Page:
Tesco is set to incorporate recovered and recycled plastic food trays back into its chilled ready meal packaging through a PET recycling initiative developed alongside Faerch.

According to the retailer, its ready meal trays already contain up to 75% recycled content – largely sourced from bottle flake, as it is apparently cleaner and easier to recycle. The Tray 2 Tray programme, developed collaboratively in 2021, is now enabling Tesco to implement 30% recycled tray content – collected from European kerbside waste – into the food-grade packaging in a bid to achieve full circularity.

With a phased rollout set to begin this month, the collaboration hopes to keep high-quality, food-grade PET within the supply chain, prevent downcycling, and contribute towards the industrial-scale recovery and recycling of PET tray packaging.

“We are determined to close the loop on our packaging – for it to be fully recyclable and contain recycled content wherever possible,” said Adele Kearns, packaging development manager at Tesco. “We remain committed to reducing our environmental impact, and helping our customers to do the same, as we work together to protect our planet.”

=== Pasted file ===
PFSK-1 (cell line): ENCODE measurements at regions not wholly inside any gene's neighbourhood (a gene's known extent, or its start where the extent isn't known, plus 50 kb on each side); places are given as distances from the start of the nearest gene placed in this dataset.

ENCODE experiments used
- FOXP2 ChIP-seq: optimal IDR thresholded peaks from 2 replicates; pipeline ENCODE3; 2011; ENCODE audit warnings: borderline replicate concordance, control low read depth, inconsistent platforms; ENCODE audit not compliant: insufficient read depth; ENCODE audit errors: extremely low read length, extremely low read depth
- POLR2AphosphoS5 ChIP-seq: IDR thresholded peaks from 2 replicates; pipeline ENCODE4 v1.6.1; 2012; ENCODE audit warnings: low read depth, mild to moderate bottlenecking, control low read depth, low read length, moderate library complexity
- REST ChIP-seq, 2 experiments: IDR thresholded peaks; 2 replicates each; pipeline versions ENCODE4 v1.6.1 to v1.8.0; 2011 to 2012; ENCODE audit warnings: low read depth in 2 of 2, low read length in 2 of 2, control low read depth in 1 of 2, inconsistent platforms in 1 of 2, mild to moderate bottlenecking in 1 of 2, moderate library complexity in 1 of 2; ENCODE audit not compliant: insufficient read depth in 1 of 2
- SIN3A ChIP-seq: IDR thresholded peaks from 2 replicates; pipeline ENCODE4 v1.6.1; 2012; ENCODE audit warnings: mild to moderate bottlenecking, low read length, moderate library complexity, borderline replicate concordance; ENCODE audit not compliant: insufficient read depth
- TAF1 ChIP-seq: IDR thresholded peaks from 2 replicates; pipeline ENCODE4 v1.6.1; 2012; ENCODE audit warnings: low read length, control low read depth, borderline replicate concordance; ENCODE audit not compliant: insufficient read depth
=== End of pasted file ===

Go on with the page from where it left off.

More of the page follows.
“We’re delighted to launch our Tray 2 Tray by Faerch programme with Tesco, an essential initiative that promotes circular food packaging in the economy, and we are committed to working with our customers to keep rigid food packaging in the economy and out of the environment,” added Ruth Price, strategic sales manager at Faerch UK. “Our collaboration with Tesco is the perfect example of how material from EU waste resources can be diverted into a valuable commodity. Moving forward, our intention is to not only increase the level of tray-to-tray content but to also start taking this from local UK feedstocks.”

In a similar development, Tesco is aiming to sell its fresh fish in trays containing at least 30% recycled coastal plastic in a partnership with Keep Sea Blue.

Sainsbury’s has also removed single-use plastic trays from its own-brand whole chicken range in a move hoping to save 140 tonnes of plastic every year. However, the retailer has come under fire on social media for replacing the tray packaging of its beef mince with vacuum packs, as the new design cannot be recycled at kerbside and is apparently impacting the quality of the product.

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